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Background (hydrogen)

In the case of recently liquified hydrogen (which is quite cold of course) it must be re-equilibrated before loading on to a rocket as fuel to avoid a sudden exothermic equilibration of the ratio of the ortho- and para- forms. This is because the nuclear spin degree of freedom (singlet vs triplet) initially remains hot even when the other degrees of freedom of the molecule are cold.

The question What is the ortho/para issue with LH2 as a fuel? quotes Hydrogen Fundamentals on a hydrogen safety website:

Liquid hydrogen (LH2) has the advantage of extreme cleanliness and the more economic type of storage, however, on the expense of a significant energy consumption of about one third of its heat of combustion. Another drawback is the unavoidable loss by boil off which is typical to maintain the cold temperature in the tank. The evaporation rate is even enhanced when ortho hydrogen is stored. The heat liberated during the ortho-para conversion at 20 K is huge with 670 kJ/kg compared to a figure of 446 kJ/kg for the latent heat of vaporization at the same temperature. This represents a safety issue requiring a design of the hydrogen loop which is able to remove the heat of conversion in a safe manner.

Water

If instead I started with extremely cold water ice (we've now switched from $\ce{H2}$ to $\ce{H2O}$) say at liquid helium temperature, and add a enough heat to quickly raise it to 0°C and just melt it to liquid, it would be mostly para- water. This will be out of equilibrium, and the nuclear spins will still want to warm up as well.

What would happen next? Would the water quickly refreeze in a fraction of a second? Or would it take hours or days to quietly re-equilibrate?

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    $\begingroup$ Tikhonov and Volkov science.sciencemag.org/content/296/5577/2363 say it takes quite some time for the spin states to re-equillibrate, months in solid, minutes in liquid state. $\endgroup$ – Karl Apr 27 at 9:10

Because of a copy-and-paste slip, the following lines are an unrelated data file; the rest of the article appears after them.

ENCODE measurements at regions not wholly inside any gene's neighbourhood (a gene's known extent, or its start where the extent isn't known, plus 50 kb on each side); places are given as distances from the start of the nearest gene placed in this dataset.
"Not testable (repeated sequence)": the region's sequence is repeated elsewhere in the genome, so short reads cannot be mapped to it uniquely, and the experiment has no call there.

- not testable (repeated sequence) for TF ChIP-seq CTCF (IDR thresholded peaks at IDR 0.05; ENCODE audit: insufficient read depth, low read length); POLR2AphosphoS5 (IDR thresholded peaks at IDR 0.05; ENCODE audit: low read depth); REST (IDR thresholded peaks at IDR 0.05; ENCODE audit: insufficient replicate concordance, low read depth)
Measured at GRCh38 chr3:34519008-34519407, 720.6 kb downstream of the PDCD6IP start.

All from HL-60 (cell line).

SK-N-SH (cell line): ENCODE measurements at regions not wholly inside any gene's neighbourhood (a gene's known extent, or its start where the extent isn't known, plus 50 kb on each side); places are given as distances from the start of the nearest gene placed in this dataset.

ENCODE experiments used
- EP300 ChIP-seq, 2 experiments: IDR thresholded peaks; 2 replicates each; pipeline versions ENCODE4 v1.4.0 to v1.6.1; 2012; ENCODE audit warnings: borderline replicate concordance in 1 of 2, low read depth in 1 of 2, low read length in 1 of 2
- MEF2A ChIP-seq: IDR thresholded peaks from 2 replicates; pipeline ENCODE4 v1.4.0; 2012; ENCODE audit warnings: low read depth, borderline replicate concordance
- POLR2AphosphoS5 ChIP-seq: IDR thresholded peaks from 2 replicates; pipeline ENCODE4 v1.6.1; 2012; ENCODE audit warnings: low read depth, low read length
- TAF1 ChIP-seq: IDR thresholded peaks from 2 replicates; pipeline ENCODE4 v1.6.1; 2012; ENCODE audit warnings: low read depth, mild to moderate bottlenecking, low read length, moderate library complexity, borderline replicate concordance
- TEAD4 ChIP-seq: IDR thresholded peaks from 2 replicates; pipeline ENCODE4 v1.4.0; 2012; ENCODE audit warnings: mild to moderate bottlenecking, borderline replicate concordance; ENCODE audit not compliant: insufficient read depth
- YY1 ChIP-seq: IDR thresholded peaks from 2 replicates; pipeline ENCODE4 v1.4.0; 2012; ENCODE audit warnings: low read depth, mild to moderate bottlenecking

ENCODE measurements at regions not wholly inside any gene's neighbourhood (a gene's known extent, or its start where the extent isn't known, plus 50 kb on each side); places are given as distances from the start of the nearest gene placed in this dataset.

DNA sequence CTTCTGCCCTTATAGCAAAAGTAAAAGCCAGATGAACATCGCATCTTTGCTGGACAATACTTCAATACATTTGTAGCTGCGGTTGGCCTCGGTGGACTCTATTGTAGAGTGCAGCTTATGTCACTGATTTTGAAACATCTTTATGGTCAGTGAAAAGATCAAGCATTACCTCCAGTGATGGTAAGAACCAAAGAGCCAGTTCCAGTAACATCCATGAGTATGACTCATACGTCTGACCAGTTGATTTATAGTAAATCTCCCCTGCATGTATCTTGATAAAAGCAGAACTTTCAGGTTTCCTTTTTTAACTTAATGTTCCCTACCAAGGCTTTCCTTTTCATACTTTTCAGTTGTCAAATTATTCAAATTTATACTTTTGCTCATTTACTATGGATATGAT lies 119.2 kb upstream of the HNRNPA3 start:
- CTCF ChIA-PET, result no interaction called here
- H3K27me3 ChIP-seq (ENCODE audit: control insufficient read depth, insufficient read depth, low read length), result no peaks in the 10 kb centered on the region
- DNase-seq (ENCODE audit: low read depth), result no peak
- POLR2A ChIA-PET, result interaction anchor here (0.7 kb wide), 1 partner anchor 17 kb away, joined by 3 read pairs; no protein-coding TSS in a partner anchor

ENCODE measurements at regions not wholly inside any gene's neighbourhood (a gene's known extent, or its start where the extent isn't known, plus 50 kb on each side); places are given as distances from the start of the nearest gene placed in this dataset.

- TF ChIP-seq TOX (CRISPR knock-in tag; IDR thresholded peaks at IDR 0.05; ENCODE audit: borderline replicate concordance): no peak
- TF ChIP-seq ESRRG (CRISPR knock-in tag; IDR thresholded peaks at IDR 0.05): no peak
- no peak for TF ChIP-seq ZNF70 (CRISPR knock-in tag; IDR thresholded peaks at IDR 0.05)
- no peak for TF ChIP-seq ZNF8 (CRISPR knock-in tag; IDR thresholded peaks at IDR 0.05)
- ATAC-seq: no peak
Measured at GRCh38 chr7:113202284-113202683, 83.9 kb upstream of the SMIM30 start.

• $\begingroup$ @Karl there may be enough for an answer there. It seems the timescale is quite long, so long that there's probably not much chance of a re-freeze without extreme thermal insulation. $\endgroup$ – uhoh May 4 at 12:58
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    $\begingroup$ Good question! I found this link interesting. www1.lsbu.ac.uk/water/ortho_para_water.html One thing I don't understand is how, if in liquid water there is extremely fast hydrogen atom exchange between water molecules, the equilibration between ortho and para can take so long. Acid-base chemistry happens in water at (very fast) diffusion-limited rates because H exchange is so facile. So why doesn't para / ortho equilibration take the same amount of time? $\endgroup$ – Curt F. Jun 3 at 20:48
  • $\begingroup$ The Volkov and Tikhonov paper (sort of) addresses my question. They say: *[the rates in liquid water] are 10$^6$ greater than what could be expected from the rate of proton exchange between $\ce{H2O}$ molecules in liquid water (5). We conclude that fast proton exchange obviously does not lead to the fast OP conversion. The exchange without OP transitions, i.e., without change of energy (of resonance character), distinctly dominates. $\endgroup$ – Curt F. Jun 3 at 21:05

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